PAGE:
One great orc rose up and hurled his heavy spear. The point found its mark and unseated Darrion from the saddle of Emolasmairim. That worthy captain of Celene dropped into the midst of the press. They hacked the cavalry officer to death. The dwarves later found his nearly unrecognizable body, trampled and torn, among the dead.
With the elves came Kristryd’s friends. Onselvon of Celene. The elvish wizard arrived with a small company of warriors. He offered his services as warmage alongside trueheaded Bagbag, and the two of them hurried to concoct what further spells they might employ. Kristryd’s friends, Archosian, Xaxalander, and Peralay greeted her too. “We cannot leave all the glory to the dwarves lest Kristryd’s head swells to bursting,” young Archosian jested.
The battle lasted the rest of that night and into the day. The allies hoped that the rising of the sun would grant them fresh advantage, but with the morning light came heavy dark rain clouds, carried on the wind up from the Azure. For the duration of the day, the goblinkind pushed their way forward.
“We are overmatched,” the Prince Corond Olinstaad admitted as sun sank again behind the mountains again. “We may hold them another night, but we will yet die in this valley!”
Kristryd agreed, “Let this valley be the place we rest our bones.”
It might have proven to be just so. Hard pressed were the defenders that night, and none slept. Bagbag and Onselvon waged war with spellcraft until their spells fell silent, both mages utterly exhausted. “Had I the time to prepare, I would raise a mighty ally for our cause!” Bagbag sighed to the queen confidentially. “Alas, I fear that I have failed my lady.”
So the magic users spent their spells, and the archers, likewise, spent their arrows. Still the goblins came. The prince’s heavy infantry formed a wall of axes with their own armored bodies and warded the hateful creatures back.
On the third day the tides turned with the arrival of a fresh column of dwarven soldiers. “Who are these?” Bamadar asked as the new arrivals marched onto the field under the sound of horns and pipes.
“By Ulaa’s grace,” Kristryd exclaimed. “Those are the colors of Dengar and pendants of my husband Grallwen. Beyond all hope, my sons have come.”
Kristryd’s sons Dwalyn and Pegli led five hundred doughty warriors onto the field. Indeed, those beards had set out from Dengar to march to the Principality months ago. Only by happy coincidence and the design of the gods did they come upon the time and place of battle.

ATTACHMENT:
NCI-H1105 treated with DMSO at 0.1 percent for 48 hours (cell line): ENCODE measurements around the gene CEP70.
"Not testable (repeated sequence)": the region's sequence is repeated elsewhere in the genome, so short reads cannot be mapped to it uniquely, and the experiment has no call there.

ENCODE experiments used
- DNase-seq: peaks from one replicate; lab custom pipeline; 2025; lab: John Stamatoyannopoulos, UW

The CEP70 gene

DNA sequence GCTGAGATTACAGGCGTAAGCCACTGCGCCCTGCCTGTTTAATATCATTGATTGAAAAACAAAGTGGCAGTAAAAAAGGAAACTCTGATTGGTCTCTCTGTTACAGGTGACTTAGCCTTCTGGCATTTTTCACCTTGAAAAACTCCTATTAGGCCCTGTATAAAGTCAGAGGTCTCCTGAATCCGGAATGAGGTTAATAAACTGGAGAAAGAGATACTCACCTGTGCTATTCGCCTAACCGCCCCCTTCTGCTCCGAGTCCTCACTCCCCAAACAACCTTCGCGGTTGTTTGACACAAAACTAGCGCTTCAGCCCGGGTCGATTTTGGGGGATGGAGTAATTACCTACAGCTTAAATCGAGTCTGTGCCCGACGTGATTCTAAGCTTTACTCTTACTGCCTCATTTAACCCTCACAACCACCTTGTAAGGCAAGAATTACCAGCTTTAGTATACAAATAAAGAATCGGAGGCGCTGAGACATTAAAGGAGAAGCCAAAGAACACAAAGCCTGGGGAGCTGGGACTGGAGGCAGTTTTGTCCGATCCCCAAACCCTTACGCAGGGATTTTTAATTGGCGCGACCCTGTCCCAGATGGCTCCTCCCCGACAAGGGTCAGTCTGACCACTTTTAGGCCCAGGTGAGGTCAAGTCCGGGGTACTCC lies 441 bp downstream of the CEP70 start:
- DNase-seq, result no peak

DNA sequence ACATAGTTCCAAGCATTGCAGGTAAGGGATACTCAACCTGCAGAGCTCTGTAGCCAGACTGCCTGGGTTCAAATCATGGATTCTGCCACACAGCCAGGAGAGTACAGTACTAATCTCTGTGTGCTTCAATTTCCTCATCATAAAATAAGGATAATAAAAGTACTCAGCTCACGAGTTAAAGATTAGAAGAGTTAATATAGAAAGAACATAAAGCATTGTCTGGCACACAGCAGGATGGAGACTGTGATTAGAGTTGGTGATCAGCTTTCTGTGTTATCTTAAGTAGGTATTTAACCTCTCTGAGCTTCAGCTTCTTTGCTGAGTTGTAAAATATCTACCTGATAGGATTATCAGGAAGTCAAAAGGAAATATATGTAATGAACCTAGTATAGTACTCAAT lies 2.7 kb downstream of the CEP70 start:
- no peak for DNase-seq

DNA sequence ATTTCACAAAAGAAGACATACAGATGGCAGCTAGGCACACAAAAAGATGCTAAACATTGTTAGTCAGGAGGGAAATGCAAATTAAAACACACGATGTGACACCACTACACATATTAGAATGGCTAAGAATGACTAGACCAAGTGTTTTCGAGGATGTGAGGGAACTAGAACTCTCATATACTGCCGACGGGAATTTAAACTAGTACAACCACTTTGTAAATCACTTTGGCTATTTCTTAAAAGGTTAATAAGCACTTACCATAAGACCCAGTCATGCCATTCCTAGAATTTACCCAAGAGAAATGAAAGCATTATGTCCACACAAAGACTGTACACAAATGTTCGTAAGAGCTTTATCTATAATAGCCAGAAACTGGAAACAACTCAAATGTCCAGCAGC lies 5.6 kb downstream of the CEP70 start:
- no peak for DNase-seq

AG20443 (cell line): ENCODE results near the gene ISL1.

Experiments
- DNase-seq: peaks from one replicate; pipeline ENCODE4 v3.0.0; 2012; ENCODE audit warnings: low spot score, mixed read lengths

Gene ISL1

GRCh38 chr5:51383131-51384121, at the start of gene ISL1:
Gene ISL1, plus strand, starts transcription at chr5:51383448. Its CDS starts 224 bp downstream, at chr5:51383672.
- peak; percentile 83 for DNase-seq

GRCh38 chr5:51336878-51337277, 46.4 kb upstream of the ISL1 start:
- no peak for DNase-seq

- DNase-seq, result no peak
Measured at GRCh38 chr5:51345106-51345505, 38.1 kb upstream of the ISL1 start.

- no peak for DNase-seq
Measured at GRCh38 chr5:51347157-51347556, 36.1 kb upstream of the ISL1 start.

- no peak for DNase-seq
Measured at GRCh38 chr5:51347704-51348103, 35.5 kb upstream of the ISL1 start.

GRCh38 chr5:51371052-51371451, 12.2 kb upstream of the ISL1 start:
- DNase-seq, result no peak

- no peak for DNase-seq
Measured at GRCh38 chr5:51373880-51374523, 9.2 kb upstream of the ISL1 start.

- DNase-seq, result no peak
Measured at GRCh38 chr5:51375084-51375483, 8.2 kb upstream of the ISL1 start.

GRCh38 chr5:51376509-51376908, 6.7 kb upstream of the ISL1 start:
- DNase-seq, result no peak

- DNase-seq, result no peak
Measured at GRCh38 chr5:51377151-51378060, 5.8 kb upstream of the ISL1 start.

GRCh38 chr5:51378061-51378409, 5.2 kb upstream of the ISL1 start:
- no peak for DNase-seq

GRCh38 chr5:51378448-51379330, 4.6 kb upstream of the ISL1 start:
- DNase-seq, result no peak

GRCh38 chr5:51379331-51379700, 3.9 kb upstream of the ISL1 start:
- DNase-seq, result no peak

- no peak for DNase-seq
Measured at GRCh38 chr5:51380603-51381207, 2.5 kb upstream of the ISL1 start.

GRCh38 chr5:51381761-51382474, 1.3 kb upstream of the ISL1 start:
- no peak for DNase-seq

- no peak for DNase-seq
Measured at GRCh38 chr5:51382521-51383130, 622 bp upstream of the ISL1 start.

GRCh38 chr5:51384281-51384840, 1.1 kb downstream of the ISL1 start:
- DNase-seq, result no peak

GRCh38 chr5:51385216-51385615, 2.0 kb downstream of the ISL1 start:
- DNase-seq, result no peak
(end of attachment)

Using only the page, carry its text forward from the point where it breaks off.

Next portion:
Beneath the pavilion of Prince Olinstaad, Dwalyn and Peg knelt before their mother. “Your majesty,” they said, “We have come! Moreover, we have left your son Grallsonn on the throne of Dengar, may he reign as long as stone endures! Evrast has been banished. Dengar is united.”
“How? By what woodness or miracle?” Bagbag wanted to know.
“The woodness of our grandfather, Thane Evrast, was miracle enough. The elders of Dengar banished the undermountain king. He left his halls with the host of those few that remained loyal to him, and we closed the gates behind them,” Dwalyn explained.
“This day, I have seen the glory of Balnorhak restored!” Prince Corond Olinstaad wiped tears from his eyes, “Long live my grandson, Thane Grallsonn! Long live my daughter, Kristryd, Queen of the Lortmil Mountains!”
“As long as stone endures!” Bagbag echoed. They all took up the cheer, “As long as stone endures!”
Kristryd’s heart hammered inside her chest like Moradin’s hammer upon the anvil. She shook herself. “There will be time for toasts and cheers after the work at hand is done,” she reminded them. “First we go to finish these hateful wars.”
They did not finish the wars that day.
In the thick of battle, Kristryd fell at Bamadar’s side. He did not see it happen. None did except the one who struck her from behind, a certain treacherous dwarf from Dengar, one yet loyal to Evrast and carrying out his bidding. (For the deed he received a bag of gold and precious gems, and when the matter was discovered, some years later, he received the gibbet.)
Bamadar fought on boldly, assuming the queen and her guard to be yet safe behind him. He chopped through a clutch of hobgoblins and an ogre too, but when he turned back to find the queen, he saw her not, nor her guard. As the press of the battle bore him on, he shouted her name until his voice turned hoarse and could no longer make a sound.
At the end of it, a mass of the goblins lay heaped and strewn on the field of battle. The lesser part of the host turned back and fled into the mountains from whence they had come, but a greater part broke through the line and advanced into the south.
“Woe to us,” Prince Corond lamented. “Now the land lays naked with none to stop these gundyguts all the way down the Prince’s Road. They will loot and pillage a peaceful people and set all Prinzfield to the torch.”
To Jay Scott.
The battle of Riechsvale is mentioned in Anthony Pryor, Patriots of Ulek, WGQ1 (Wizards of the Coast, 1992), 12. Urgo’s Mine appears in Christopher Reed, Downward (Wizards of the Coast: Living Greyhawk, ULP1-04). The tale of Defile’s End and Heroes’ Hold is from Jay Scott’s “Order of Ulek” campaigns. Likewise, the “Mill of Altimira” is a non-canonical place name to mark the future location of the Free City of Altimira from Jay Scott’s “Order of Ulek” campaigns.